Black as Your Lungs, Black as Pitch

First-Place Winner

Black as Your Lungs, Black as Pitch
Illustration by Peat Duggins

Crackling sausages, scrambling eggs. A baby making cry or laugh sounds on the couch. I woke up as the smell and sounds seeped into my room. When I opened the door into the living area, the air hit my face warm and heavy. Eggs, sausages, biscuits, gravy. Coffee. Bourbon. Cigarette smoke. I could have eaten the air between my room and the kitchen.

You look hungry. And stupid, she said. She had a key, she let herself in as she pleased. Her baby, as it turns out, was laughing on the couch, putting a bright red cigarette lighter in its mouth.

She would smoke in my house with impunity. I smoked, too, but never in the house. I would always go stand outside and kick at the concrete and look up while I smoked. Even if it was frozen and snowing out.

It was still fall, so it was brisk, but not too cold. I went out and had a cigarette, turning on the stereo on my way to the door.

I want to send you packin'

When you treat me this bad

But I can't fire the best damn

Cook I've ever had.

She used to be one of the bartenders at my regular place before she had a baby. She was used to smoking inside. She wore silver-hoop earrings, which made my eyelids pulse a little whenever I saw little bits of light reflecting off them.

She ate a biscuit, dry, then lit up sitting on the couch in the middle of the living room, pretending her baby wasn't there.

I still had a job. I ate the shit out of those biscuits and gravy. I never smoked inside.

I smoked the back porch, I ashed onto the dry lawn. I put all the butts and ashes she tipped into a cereal bowl or a drinking glass into a trashcan lined with a thick, black plastic bag.

Do you believe in ghosts?

Not really, I said. I sort of believe in angels, but I think they're probably fucking terrifying.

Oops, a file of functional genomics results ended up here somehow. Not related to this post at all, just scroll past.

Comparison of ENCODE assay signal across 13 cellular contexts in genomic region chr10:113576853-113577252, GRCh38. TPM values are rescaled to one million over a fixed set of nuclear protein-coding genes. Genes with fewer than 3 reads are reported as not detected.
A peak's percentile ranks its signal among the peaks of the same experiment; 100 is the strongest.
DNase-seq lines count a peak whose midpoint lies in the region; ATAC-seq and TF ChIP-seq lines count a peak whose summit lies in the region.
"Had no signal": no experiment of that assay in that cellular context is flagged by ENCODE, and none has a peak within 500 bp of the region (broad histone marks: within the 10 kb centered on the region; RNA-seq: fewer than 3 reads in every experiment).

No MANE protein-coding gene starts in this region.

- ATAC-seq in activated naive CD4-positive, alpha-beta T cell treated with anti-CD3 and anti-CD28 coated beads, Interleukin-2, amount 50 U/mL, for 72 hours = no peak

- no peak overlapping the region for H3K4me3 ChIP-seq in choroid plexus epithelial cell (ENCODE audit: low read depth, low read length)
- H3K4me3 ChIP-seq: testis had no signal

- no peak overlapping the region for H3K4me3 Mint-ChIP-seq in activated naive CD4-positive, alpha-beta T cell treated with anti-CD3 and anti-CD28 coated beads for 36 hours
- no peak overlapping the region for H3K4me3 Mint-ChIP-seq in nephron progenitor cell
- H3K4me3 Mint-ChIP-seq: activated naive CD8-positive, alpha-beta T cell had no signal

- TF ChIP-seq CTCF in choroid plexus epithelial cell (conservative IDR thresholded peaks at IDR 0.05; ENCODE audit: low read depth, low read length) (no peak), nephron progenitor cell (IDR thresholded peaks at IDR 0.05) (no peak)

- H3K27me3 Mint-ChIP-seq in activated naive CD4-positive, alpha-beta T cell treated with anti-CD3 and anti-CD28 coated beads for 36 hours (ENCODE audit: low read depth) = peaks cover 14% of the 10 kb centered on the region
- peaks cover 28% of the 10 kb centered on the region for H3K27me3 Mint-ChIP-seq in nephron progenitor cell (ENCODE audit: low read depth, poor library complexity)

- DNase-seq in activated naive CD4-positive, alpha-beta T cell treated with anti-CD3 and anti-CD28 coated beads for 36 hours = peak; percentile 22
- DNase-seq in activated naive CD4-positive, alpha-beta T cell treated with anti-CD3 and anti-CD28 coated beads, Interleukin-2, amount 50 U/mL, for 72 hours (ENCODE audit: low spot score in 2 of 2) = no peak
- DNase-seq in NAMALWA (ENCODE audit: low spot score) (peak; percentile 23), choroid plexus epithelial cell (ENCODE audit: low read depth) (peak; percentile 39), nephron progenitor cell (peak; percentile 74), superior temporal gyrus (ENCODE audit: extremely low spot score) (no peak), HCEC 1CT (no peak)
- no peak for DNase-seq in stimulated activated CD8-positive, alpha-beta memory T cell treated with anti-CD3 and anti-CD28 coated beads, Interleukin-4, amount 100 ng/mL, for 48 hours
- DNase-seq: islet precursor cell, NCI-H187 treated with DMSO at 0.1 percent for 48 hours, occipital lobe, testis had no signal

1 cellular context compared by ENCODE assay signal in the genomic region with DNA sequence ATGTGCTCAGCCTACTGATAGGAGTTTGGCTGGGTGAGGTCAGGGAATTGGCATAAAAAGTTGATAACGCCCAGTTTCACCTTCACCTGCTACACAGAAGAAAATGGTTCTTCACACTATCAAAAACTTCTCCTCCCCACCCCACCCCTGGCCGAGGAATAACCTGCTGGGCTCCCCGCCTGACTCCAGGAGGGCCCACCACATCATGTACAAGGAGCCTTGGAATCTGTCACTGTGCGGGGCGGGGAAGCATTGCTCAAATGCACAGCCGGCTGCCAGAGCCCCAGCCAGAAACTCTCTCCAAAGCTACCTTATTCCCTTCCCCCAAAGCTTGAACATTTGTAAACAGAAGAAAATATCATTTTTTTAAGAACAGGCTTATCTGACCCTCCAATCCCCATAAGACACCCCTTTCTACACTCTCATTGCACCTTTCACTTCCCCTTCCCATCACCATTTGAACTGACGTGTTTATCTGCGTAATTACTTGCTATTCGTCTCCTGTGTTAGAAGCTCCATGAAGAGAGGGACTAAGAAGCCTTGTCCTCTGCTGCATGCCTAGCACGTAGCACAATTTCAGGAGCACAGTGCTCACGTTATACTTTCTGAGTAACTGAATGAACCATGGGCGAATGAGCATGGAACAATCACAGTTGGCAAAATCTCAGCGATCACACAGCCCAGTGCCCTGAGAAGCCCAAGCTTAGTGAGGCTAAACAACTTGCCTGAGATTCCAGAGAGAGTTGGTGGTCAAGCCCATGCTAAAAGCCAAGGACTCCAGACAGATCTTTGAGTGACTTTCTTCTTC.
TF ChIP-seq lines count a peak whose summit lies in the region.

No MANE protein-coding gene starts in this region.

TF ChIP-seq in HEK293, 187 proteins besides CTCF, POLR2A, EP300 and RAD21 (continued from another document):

I believe in ghosts. She took a drag from her cigarette. They're the ones who convince you to do dumb shit. They tell you to smoke, tell you to try to get across the train tracks before that train comes. They say you can make it, you can make it, go. She hunched over a little as she whispered this.

You mean they want you to die?

No. They want you to be dead. They're lonely. So they tell you to walk down the street instead of the sidewalk, tell you to take a swim in an electrical storm.


I was working, checking grain for a rail company. I would drive my old truck between Wichita Falls and Scotland, then over to Archer City and up to Electra. This long pole I got from my boss measured the depth of the store of grain in the railcar. I'd climb up the ladder at the end of the car and dip the pole down into the grain, whatever type it was, and measure how much was in there by turning a knob at the end and listening to the grain patter down into the hollow.

The rails always run straight to the grain elevator, so even the first time I drove to a town like Electra, I knew exactly where my work was. I'd just look for the big slip-formed concrete silos or the corrugated steel hoppers sticking up from the plains.


Fridays I would go to Sorry Murphy's and sit at the bar and drink pints of stout and pretend I was smart. I had a college degree.

The first night she worked I sat there all night, talking bullshit with my friends who were still in college, staring at her ass when she turned around to pull a beer or bent over to change a keg.

At 1:45 she kicked me out of the bar. My friend Mulkey was plowed under from taking some pills earlier and chasing them down with ten cans of Schlitz. He was in a chair near the door, so I wasn't worried about him.

She was wearing those silver-hoop earrings. I thought she was the devil. The foul overhead lights came on.

Are you the devil? I said.

I wanted to meet her in the woods. She threatened to put her boot up my ass. She told me to get off of that barstool and go home.


I was always starting something, some new hobby.

The ceramic studio at Midwestern State was available to recent grads, so I went up there and rolled some clay and made pots to give away as Christmas presents. I always planned ahead for things like that. I made her an ashtray.

Next time I went to the bar, I brought it along.

Could I have a stout? I said as I pulled up a stool.

Sure, she said.